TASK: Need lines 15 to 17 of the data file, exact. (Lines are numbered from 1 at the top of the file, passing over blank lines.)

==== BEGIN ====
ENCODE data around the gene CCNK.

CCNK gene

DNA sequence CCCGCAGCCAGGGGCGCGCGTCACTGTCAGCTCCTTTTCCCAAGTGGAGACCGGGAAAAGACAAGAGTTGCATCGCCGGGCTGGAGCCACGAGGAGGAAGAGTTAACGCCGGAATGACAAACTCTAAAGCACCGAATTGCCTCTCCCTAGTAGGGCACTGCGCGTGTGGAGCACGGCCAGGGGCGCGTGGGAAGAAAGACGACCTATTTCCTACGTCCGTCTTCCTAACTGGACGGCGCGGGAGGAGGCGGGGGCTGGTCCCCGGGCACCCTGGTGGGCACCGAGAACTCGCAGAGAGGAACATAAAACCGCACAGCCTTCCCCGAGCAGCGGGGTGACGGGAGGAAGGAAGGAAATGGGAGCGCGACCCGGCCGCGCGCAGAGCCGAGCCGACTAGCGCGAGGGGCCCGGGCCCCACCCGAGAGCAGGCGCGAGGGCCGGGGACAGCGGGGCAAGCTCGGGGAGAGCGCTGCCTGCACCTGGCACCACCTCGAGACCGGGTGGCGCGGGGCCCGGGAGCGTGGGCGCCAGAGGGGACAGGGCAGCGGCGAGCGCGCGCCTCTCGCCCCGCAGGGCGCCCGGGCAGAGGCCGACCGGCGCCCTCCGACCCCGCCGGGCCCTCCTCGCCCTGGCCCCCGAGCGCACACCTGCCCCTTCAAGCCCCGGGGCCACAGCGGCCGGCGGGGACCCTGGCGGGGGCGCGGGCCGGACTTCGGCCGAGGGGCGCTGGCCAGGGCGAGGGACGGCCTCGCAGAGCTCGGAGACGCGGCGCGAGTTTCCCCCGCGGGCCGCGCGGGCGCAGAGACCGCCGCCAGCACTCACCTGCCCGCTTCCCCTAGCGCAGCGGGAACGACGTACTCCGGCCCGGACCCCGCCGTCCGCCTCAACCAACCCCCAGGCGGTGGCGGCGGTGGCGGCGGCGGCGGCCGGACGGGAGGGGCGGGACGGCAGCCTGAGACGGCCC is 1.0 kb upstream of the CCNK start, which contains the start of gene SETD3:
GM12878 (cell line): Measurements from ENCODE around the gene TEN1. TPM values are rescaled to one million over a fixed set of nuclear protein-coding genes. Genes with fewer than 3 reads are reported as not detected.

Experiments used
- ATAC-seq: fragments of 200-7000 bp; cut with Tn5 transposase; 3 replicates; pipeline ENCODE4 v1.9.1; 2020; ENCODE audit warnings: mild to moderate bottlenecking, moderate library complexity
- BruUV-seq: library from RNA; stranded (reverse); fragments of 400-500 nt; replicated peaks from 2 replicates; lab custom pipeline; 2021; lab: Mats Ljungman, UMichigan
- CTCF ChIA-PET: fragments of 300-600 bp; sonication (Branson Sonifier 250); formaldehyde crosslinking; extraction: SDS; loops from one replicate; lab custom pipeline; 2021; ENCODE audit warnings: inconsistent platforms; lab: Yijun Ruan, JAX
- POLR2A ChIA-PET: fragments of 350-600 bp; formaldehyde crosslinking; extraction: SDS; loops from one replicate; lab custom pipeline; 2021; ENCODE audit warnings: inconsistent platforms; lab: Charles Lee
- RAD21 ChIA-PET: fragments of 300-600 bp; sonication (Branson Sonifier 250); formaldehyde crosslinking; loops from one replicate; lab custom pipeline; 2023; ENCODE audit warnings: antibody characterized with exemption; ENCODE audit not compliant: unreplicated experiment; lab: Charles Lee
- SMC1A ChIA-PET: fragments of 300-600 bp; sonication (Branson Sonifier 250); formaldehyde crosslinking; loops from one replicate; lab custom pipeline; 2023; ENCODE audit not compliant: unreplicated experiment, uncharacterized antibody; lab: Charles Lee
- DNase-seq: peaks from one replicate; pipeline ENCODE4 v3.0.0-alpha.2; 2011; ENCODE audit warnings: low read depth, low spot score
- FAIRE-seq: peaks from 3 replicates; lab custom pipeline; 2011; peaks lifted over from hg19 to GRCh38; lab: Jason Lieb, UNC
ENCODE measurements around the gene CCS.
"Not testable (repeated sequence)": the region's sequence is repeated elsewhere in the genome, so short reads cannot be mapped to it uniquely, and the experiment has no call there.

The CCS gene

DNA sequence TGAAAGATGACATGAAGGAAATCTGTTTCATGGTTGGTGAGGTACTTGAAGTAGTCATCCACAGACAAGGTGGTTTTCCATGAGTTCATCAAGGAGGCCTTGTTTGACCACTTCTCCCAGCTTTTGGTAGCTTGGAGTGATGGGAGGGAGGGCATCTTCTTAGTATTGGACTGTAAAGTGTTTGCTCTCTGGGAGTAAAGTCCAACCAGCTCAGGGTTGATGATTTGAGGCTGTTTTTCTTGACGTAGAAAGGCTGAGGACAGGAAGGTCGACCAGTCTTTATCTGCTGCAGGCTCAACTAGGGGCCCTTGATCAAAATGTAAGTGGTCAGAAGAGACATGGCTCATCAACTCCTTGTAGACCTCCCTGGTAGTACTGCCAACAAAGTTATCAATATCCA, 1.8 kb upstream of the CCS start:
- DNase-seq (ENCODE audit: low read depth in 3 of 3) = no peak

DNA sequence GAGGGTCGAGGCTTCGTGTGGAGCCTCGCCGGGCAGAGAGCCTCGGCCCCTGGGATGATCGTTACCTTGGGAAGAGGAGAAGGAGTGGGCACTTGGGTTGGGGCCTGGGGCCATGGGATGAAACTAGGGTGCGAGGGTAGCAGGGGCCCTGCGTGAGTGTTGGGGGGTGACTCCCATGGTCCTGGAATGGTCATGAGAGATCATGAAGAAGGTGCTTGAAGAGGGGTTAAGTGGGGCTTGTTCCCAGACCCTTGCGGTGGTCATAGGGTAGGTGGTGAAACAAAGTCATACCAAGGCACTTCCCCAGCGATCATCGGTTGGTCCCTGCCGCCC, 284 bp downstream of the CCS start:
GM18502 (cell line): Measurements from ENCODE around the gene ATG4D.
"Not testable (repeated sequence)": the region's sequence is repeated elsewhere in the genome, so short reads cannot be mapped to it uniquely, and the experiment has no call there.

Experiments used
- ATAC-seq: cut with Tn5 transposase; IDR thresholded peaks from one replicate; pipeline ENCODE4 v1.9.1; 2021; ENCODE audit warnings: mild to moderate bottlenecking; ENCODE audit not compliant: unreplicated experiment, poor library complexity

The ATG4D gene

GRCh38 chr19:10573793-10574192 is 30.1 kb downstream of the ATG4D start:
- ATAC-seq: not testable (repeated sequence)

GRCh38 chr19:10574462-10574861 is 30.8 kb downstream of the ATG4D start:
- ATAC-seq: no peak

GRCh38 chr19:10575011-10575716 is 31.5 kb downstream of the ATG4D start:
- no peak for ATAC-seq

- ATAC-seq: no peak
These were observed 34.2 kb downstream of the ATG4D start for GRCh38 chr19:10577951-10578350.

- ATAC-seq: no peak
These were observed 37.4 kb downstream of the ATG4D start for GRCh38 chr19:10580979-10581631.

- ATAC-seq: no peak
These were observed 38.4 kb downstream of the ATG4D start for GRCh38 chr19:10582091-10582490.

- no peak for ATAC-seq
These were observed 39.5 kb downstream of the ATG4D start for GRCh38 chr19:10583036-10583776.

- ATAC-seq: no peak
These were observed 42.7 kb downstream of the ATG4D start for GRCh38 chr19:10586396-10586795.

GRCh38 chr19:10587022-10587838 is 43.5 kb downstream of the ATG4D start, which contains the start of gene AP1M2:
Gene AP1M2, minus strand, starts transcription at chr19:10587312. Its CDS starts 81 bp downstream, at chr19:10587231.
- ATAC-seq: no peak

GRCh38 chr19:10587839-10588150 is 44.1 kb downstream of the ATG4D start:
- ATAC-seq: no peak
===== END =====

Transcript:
"Not testable (repeated sequence)": the region's sequence is repeated elsewhere in the genome, so short reads cannot be mapped to it uniquely, and the experiment has no call there.

The CCS gene

DNA sequence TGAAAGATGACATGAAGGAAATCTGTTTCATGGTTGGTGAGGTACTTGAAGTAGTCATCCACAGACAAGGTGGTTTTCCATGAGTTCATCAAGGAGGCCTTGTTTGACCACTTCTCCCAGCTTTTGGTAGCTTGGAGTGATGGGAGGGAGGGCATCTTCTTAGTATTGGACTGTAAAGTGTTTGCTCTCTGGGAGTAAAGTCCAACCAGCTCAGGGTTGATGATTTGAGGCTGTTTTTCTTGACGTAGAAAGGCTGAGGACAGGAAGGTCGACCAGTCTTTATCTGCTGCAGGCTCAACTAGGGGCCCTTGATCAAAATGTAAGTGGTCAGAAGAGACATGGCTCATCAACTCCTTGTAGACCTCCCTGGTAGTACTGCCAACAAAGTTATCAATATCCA, 1.8 kb upstream of the CCS start: